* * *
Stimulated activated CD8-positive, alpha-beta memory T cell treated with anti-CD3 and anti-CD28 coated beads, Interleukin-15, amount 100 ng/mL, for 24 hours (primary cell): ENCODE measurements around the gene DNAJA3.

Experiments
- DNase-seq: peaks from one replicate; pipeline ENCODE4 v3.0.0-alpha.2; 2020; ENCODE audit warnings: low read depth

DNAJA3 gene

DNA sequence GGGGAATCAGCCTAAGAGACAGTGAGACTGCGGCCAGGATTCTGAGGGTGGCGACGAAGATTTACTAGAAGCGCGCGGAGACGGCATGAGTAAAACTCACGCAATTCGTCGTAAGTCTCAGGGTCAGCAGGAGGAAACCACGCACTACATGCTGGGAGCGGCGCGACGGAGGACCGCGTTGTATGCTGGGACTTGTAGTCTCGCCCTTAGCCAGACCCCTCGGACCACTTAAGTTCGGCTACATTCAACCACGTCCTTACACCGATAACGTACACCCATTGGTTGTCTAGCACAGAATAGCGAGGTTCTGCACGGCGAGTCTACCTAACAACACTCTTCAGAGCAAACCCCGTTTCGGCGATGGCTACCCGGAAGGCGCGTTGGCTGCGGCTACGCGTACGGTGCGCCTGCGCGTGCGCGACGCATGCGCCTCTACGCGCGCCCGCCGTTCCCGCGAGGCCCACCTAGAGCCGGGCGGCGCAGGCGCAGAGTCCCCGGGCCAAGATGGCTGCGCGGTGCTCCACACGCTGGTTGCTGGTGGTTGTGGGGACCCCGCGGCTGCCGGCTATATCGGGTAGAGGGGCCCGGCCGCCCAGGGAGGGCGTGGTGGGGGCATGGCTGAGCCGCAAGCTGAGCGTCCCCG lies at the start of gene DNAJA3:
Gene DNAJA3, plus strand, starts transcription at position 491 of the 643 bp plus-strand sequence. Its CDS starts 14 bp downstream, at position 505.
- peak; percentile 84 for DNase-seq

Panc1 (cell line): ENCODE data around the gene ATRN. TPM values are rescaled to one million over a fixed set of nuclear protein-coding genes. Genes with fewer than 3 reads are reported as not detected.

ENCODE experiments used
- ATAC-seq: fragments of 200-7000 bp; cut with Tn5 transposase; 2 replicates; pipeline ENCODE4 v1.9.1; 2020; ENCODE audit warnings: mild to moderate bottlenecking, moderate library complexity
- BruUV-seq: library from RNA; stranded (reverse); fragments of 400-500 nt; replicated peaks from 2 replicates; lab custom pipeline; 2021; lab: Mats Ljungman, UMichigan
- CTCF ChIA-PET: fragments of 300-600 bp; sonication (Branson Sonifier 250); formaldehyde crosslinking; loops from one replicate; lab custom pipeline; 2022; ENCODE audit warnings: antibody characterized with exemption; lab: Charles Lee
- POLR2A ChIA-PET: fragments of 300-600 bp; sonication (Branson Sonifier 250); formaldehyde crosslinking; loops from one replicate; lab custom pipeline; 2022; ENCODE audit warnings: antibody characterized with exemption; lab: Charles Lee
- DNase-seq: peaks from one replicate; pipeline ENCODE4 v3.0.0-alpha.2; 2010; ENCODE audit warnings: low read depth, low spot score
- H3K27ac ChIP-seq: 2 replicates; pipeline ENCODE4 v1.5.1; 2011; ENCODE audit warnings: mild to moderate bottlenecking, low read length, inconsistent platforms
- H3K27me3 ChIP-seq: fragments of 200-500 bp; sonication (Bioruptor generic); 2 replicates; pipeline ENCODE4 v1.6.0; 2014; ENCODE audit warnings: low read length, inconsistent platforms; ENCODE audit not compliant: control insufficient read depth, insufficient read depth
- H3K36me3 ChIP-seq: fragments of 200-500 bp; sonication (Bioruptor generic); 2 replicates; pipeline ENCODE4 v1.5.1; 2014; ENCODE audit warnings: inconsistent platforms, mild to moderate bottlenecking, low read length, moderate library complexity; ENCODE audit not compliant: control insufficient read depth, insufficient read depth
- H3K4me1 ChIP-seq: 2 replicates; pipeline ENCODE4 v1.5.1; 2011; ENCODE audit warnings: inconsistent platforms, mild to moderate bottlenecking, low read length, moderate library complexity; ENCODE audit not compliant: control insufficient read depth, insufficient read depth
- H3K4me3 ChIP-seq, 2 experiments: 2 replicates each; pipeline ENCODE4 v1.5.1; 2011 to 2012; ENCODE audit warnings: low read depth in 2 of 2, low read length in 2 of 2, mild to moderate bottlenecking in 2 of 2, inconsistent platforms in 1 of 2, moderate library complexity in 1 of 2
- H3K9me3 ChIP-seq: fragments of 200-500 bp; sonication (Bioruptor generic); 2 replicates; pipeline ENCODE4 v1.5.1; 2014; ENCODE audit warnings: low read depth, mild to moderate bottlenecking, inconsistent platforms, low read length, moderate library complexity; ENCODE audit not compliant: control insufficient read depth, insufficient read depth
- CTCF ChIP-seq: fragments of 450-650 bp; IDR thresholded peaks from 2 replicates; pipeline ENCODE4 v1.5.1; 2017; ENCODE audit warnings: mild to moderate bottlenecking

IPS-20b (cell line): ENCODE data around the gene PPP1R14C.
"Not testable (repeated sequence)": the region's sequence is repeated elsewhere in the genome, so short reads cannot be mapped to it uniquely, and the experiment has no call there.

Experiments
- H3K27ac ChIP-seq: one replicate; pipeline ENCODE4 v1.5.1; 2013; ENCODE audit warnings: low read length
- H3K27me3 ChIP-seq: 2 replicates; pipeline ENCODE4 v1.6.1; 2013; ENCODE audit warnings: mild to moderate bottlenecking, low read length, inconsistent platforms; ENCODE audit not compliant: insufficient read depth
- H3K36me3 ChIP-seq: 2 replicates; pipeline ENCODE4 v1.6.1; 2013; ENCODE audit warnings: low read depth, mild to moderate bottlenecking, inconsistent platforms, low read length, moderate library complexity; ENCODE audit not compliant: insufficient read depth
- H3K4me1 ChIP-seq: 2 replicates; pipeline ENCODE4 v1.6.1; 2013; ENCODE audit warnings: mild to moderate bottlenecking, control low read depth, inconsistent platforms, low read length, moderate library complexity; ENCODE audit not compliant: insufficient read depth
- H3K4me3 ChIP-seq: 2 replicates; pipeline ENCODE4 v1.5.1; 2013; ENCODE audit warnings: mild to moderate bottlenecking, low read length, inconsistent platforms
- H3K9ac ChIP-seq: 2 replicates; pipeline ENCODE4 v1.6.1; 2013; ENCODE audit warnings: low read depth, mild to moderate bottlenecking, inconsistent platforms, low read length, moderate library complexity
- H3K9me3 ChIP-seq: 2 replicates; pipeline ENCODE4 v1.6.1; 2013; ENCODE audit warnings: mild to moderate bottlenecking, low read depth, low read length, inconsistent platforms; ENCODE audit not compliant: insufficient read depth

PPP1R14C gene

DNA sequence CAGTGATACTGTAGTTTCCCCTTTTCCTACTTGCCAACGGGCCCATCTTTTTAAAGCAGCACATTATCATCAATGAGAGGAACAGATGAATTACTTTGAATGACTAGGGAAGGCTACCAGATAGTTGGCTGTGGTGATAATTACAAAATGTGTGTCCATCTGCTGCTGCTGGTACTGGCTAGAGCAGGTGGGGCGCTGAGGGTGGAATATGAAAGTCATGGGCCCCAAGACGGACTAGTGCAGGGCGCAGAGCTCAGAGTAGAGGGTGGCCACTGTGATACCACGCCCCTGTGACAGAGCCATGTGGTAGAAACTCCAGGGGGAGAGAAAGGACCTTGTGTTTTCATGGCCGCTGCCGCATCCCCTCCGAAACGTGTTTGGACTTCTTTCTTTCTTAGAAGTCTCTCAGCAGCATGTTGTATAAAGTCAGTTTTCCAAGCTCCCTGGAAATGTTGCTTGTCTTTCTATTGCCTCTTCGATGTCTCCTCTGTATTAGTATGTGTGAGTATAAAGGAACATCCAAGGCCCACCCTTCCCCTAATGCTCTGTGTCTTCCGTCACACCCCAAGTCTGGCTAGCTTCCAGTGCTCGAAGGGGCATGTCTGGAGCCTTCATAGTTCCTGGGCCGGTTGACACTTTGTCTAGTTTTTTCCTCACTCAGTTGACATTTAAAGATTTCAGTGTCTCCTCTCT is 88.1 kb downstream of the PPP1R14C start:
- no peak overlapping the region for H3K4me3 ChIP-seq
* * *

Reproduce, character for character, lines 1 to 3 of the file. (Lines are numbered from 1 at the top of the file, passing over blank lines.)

Stimulated activated CD8-positive, alpha-beta memory T cell treated with anti-CD3 and anti-CD28 coated beads, Interleukin-15, amount 100 ng/mL, for 24 hours (primary cell): ENCODE measurements around the gene DNAJA3.

Experiments
- DNase-seq: peaks from one replicate; pipeline ENCODE4 v3.0.0-alpha.2; 2020; ENCODE audit warnings: low read depth